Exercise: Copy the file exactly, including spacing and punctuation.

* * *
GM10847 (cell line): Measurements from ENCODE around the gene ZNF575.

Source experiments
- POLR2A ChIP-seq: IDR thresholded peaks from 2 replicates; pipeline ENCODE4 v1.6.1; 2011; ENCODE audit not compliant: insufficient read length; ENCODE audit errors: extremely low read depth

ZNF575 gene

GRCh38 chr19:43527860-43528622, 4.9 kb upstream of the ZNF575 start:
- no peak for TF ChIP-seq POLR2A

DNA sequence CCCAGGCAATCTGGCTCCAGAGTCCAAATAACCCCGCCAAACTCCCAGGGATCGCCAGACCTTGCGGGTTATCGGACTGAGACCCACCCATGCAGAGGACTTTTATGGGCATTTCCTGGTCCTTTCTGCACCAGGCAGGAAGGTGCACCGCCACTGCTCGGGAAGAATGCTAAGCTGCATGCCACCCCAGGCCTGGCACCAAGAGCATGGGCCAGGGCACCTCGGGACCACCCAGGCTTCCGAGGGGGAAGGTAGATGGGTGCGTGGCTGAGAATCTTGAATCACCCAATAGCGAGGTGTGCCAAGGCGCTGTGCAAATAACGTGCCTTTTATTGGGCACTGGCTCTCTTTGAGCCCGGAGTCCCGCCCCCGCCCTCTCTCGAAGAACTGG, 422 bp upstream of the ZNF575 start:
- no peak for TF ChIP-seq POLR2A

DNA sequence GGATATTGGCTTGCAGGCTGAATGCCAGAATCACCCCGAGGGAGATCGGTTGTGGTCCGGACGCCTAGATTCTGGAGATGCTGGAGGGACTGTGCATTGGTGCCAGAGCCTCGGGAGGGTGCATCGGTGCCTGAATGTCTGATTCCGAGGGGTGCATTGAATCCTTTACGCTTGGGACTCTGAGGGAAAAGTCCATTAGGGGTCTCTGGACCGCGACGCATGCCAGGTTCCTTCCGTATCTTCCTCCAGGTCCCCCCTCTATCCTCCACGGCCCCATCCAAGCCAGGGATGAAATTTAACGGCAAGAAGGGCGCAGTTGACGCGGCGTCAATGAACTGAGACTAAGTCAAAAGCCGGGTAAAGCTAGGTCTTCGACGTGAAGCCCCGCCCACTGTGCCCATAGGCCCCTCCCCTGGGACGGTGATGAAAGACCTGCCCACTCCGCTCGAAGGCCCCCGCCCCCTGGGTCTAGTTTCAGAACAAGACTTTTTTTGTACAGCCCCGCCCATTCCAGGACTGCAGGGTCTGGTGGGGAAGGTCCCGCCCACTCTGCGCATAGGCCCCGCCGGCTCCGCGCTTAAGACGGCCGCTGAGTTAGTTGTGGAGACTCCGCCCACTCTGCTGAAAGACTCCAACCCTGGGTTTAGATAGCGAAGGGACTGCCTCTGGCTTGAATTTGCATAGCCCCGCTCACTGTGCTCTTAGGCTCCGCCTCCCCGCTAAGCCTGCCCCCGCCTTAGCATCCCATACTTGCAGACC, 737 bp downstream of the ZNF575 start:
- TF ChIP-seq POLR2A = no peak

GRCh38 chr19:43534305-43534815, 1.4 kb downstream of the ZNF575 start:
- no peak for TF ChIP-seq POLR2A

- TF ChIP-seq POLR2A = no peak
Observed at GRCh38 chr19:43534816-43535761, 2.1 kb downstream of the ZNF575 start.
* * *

GM10847 (cell line): Measurements from ENCODE around the gene ZNF575.

Source experiments
- POLR2A ChIP-seq: IDR thresholded peaks from 2 replicates; pipeline ENCODE4 v1.6.1; 2011; ENCODE audit not compliant: insufficient read length; ENCODE audit errors: extremely low read depth

ZNF575 gene

GRCh38 chr19:43527860-43528622, 4.9 kb upstream of the ZNF575 start:
- no peak for TF ChIP-seq POLR2A

DNA sequence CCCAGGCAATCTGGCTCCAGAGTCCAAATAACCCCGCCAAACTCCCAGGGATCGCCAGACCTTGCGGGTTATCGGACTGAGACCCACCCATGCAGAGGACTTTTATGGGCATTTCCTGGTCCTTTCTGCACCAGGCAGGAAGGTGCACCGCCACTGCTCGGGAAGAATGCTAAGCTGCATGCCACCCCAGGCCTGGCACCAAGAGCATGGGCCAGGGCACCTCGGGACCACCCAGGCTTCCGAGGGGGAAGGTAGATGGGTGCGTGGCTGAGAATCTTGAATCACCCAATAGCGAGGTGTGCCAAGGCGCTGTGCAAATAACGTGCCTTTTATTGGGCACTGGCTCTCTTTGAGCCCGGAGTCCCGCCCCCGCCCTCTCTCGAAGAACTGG, 422 bp upstream of the ZNF575 start:
- no peak for TF ChIP-seq POLR2A

DNA sequence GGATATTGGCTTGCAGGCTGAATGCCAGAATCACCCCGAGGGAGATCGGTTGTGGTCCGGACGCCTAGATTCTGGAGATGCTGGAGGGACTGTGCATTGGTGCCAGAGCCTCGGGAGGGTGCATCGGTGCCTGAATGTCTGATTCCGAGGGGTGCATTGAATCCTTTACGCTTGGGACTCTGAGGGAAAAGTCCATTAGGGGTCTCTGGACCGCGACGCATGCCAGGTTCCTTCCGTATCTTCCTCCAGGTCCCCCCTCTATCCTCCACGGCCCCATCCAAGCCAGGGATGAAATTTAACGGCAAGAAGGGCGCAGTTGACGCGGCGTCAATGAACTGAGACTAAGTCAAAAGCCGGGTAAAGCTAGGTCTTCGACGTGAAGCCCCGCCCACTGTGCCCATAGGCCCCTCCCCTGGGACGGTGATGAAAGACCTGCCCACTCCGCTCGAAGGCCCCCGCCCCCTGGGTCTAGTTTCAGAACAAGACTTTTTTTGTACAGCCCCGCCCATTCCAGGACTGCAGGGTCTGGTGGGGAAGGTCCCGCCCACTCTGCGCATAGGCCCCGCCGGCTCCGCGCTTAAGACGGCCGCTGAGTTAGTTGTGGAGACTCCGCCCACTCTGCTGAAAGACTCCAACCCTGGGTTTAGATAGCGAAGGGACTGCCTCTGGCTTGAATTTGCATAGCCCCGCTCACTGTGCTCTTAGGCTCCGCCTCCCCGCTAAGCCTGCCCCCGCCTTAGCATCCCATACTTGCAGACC, 737 bp downstream of the ZNF575 start:
- TF ChIP-seq POLR2A = no peak

GRCh38 chr19:43534305-43534815, 1.4 kb downstream of the ZNF575 start:
- no peak for TF ChIP-seq POLR2A

- TF ChIP-seq POLR2A = no peak
Observed at GRCh38 chr19:43534816-43535761, 2.1 kb downstream of the ZNF575 start.